Year of Award


Document Type


Degree Type

Master of Science (MS)

Degree Name


Department or School/College

Department of Geosciences

Committee Chair

William W. Woessner

Commitee Members

Johnnie Moore, Donald Potts


University of Montana


More than 620,000 miles of rivers are affected by over 79,000 dams in the United States. The dams are a valuable asset, however dams block fish passage, and disrupt the physical and biological systems, and alter hyporheic exchange. In efforts to remediate rivers impacted by dams, dam removal is being proposed. Changes in the location and timing of groundwater and river water exchanges in post dam remediated river systems are typically not identified. The goal of this study was to examine the factors controlling surface water and groundwater exchange rates and locations in river systems during dam removal. Specific tasks included establishing a river elevation and groundwater elevation monitoring network, defining riverbed properties and exchange rates using in-riverbed measurements, developing a site conceptual model for different river reaches, and constructing and calibrating a finite difference numerical groundwater model representing site conditions. Results of monitoring indicate that the Clark Fork River above the dam and reservoir is connected to the aquifer system, containing losing and gaining and parallel flow reaches. The Clark Fork River below the dam appears to be gaining approximately 600 ft below the dam and then becomes a perched losing river that at times throughout the year may become linked to the underlying water table. The reservoir pool and its Blackfoot River arm are losing systems with pool elevations well above the local water table. In-river measurements indicate the river and groundwater exchange water at a rate of 0.02 to 13 ft3/(dayft2). A calibrated numerical groundwater model was used to examine how pre-dam removal groundwater, river and reservoir exchanges were likely to change once the dam is removed. Simulations suggest that historically (with the dam) the reservoir contributed approximately 21% of the recharge to the local Milltown aquifer system. Once the dam is removed this recharge contribution may be reduced to less than 1%. As a result water table elevations will decrease locally and exchange locations and rates above the dam location will be altered. Reducing uncertainty of the modeling results and predictions could be improved by further data collection and evaluation of various conceptual models.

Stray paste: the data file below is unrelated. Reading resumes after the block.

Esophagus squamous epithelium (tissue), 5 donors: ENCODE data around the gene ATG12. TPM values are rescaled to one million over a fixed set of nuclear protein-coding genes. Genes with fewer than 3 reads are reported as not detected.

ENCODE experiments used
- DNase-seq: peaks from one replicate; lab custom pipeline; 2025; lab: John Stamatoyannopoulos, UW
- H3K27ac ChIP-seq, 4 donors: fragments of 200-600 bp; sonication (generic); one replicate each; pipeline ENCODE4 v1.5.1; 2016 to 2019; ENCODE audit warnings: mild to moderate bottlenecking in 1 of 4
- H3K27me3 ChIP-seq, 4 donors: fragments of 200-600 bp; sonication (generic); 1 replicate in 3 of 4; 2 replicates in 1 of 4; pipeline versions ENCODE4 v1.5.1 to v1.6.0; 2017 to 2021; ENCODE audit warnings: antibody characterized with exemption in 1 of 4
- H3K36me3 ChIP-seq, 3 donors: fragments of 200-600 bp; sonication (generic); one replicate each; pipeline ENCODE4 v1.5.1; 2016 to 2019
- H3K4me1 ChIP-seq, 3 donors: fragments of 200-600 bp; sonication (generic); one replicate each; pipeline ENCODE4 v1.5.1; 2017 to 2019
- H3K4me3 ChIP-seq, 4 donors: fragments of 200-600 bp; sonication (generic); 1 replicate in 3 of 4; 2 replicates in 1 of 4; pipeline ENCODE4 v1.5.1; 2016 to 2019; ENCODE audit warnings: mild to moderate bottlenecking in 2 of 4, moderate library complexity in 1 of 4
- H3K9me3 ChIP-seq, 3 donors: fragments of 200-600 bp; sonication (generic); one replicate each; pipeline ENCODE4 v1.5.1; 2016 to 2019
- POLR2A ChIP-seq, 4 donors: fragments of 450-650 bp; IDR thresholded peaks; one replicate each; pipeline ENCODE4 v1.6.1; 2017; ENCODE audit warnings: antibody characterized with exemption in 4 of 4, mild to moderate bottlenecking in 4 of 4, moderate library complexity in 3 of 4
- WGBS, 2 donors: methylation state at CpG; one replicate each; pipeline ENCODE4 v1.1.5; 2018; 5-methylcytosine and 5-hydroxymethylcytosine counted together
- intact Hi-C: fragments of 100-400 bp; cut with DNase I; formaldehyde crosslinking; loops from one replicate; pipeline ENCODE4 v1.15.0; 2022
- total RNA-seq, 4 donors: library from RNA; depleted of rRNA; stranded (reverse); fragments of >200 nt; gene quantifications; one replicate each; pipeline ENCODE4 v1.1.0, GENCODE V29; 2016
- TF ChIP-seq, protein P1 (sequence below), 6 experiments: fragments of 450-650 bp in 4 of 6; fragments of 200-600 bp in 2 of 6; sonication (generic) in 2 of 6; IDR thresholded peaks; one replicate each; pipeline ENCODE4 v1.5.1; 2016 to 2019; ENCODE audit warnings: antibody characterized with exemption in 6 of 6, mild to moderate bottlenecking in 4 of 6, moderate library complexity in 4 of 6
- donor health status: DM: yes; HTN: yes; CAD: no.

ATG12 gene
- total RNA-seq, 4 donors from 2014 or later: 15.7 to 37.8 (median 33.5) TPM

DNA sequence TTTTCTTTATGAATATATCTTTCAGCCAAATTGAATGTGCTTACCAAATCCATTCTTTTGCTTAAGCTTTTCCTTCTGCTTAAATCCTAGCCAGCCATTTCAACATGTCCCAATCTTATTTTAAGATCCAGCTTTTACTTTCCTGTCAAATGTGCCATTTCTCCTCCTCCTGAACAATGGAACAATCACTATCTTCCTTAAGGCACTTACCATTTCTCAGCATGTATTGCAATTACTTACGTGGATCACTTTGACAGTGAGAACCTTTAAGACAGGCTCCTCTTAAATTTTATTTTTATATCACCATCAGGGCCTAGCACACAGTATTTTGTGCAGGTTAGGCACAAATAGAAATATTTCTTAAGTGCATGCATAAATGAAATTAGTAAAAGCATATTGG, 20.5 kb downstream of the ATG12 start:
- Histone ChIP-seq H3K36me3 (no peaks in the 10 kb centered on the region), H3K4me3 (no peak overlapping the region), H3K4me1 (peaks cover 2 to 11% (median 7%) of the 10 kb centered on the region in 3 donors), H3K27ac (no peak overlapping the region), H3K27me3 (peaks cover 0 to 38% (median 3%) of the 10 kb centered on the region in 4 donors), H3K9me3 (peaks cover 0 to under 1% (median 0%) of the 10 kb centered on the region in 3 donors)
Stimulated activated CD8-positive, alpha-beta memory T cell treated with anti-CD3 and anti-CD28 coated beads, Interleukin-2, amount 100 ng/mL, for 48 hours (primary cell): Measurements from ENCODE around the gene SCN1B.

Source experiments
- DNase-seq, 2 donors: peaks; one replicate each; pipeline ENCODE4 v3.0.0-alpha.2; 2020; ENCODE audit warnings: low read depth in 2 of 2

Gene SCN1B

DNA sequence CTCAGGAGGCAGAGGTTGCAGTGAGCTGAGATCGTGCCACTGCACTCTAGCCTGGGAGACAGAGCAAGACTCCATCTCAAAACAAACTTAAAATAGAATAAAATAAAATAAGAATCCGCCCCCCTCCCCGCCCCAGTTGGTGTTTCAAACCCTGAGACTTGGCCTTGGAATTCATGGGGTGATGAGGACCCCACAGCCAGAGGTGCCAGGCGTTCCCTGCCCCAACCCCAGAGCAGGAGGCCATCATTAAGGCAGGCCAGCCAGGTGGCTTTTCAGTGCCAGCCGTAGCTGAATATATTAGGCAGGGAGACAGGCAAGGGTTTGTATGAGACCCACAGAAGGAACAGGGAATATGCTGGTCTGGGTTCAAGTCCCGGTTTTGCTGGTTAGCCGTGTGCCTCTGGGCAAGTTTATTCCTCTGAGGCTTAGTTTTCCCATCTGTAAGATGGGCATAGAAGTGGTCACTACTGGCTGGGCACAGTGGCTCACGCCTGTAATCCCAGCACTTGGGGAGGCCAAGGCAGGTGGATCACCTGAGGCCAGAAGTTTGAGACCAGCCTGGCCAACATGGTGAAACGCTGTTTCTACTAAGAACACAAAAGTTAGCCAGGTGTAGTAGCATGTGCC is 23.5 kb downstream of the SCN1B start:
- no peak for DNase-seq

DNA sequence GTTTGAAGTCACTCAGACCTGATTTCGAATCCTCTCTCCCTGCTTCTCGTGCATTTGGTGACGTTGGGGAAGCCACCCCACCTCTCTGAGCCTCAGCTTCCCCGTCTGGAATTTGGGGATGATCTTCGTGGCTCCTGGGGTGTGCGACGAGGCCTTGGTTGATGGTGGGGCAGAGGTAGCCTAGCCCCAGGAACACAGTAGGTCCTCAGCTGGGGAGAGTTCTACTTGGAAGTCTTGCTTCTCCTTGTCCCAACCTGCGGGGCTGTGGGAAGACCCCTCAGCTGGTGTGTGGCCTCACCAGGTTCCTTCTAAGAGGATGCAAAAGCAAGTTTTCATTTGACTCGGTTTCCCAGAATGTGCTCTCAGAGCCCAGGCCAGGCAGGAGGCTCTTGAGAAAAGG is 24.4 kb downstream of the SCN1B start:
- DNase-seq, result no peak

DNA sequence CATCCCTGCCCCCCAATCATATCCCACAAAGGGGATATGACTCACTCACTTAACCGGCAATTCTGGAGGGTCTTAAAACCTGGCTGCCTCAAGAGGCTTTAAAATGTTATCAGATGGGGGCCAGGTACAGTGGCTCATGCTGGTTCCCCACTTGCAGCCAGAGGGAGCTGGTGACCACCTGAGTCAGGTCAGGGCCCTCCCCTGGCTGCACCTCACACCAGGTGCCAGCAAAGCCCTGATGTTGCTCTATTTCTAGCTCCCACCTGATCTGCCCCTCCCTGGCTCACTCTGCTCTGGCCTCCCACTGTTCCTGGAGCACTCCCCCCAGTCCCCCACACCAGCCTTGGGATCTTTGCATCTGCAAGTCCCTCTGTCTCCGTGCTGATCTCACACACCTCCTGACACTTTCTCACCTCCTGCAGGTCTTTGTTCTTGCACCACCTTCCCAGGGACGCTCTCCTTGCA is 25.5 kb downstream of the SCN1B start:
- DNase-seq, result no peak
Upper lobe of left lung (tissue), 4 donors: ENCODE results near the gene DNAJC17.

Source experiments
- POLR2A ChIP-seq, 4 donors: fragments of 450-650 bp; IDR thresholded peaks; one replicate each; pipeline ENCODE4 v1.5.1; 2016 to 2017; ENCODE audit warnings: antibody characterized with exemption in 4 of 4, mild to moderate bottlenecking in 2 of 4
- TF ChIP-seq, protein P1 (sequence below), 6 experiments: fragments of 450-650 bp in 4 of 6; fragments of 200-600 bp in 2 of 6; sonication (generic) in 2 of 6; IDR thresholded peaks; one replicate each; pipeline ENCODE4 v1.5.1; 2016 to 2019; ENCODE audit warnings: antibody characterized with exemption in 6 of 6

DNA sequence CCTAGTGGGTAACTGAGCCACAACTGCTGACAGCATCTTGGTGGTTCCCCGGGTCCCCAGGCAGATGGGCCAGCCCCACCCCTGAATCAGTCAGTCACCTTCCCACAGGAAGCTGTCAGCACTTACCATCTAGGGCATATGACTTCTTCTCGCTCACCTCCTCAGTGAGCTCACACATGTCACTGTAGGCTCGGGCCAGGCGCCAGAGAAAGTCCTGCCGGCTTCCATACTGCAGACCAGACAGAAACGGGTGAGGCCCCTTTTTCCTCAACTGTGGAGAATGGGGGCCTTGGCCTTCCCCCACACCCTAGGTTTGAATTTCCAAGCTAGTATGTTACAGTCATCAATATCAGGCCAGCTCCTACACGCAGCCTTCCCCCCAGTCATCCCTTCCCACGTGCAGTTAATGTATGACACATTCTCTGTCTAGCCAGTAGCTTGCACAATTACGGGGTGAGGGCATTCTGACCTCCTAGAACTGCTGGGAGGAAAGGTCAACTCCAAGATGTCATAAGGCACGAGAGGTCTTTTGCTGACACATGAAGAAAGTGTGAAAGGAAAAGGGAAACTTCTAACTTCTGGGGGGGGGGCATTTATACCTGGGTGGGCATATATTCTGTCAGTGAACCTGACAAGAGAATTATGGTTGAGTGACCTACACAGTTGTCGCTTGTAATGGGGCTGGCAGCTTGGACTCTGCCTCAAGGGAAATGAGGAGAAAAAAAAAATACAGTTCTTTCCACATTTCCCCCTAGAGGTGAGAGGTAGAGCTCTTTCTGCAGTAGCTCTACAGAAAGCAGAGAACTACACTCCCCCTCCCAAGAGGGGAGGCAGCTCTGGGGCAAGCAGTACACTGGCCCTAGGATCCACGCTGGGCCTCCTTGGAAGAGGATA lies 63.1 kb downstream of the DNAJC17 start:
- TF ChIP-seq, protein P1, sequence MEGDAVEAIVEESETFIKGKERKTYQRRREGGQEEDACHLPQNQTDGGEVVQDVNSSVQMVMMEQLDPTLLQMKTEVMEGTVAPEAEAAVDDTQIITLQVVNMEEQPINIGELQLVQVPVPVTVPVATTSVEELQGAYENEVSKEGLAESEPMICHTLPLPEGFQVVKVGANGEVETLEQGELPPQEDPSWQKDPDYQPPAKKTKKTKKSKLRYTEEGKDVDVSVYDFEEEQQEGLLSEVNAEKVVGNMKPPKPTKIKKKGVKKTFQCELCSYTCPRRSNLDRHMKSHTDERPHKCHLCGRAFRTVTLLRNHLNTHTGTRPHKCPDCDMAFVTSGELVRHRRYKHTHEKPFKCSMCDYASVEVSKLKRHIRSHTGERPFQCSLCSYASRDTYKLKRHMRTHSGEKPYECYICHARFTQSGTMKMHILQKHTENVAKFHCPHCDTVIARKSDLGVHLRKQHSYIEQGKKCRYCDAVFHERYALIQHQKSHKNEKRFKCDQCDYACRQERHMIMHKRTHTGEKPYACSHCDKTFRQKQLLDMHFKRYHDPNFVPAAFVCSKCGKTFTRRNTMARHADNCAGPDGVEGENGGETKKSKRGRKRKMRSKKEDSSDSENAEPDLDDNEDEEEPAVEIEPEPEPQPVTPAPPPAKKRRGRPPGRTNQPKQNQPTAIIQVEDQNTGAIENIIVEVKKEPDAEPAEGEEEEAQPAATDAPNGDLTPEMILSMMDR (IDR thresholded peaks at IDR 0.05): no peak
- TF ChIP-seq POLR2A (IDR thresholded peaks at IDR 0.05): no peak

© Copyright 2009 Anthony Joseph Farinacci